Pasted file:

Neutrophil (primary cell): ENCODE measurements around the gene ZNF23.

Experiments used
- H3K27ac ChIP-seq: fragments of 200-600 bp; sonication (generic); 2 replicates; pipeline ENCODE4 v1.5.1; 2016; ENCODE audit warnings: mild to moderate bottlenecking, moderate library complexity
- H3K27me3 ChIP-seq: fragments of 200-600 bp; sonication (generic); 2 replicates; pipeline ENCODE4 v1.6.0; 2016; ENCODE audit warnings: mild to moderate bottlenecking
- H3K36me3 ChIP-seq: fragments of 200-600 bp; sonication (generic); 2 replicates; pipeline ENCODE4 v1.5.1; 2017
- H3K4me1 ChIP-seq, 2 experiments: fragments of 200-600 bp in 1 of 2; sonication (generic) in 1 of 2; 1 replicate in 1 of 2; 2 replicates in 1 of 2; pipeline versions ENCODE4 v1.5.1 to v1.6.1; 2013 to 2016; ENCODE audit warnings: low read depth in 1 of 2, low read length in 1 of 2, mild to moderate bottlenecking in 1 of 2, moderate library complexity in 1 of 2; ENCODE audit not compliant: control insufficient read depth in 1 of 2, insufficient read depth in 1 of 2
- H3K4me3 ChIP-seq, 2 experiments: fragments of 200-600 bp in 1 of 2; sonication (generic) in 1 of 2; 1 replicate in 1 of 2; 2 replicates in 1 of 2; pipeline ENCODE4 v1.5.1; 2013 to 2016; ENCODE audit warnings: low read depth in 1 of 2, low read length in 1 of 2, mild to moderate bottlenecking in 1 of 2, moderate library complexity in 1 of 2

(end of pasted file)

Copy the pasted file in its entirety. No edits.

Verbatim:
Neutrophil (primary cell): ENCODE measurements around the gene ZNF23.

Experiments used
- H3K27ac ChIP-seq: fragments of 200-600 bp; sonication (generic); 2 replicates; pipeline ENCODE4 v1.5.1; 2016; ENCODE audit warnings: mild to moderate bottlenecking, moderate library complexity
- H3K27me3 ChIP-seq: fragments of 200-600 bp; sonication (generic); 2 replicates; pipeline ENCODE4 v1.6.0; 2016; ENCODE audit warnings: mild to moderate bottlenecking
- H3K36me3 ChIP-seq: fragments of 200-600 bp; sonication (generic); 2 replicates; pipeline ENCODE4 v1.5.1; 2017
- H3K4me1 ChIP-seq, 2 experiments: fragments of 200-600 bp in 1 of 2; sonication (generic) in 1 of 2; 1 replicate in 1 of 2; 2 replicates in 1 of 2; pipeline versions ENCODE4 v1.5.1 to v1.6.1; 2013 to 2016; ENCODE audit warnings: low read depth in 1 of 2, low read length in 1 of 2, mild to moderate bottlenecking in 1 of 2, moderate library complexity in 1 of 2; ENCODE audit not compliant: control insufficient read depth in 1 of 2, insufficient read depth in 1 of 2
- H3K4me3 ChIP-seq, 2 experiments: fragments of 200-600 bp in 1 of 2; sonication (generic) in 1 of 2; 1 replicate in 1 of 2; 2 replicates in 1 of 2; pipeline ENCODE4 v1.5.1; 2013 to 2016; ENCODE audit warnings: low read depth in 1 of 2, low read length in 1 of 2, mild to moderate bottlenecking in 1 of 2, moderate library complexity in 1 of 2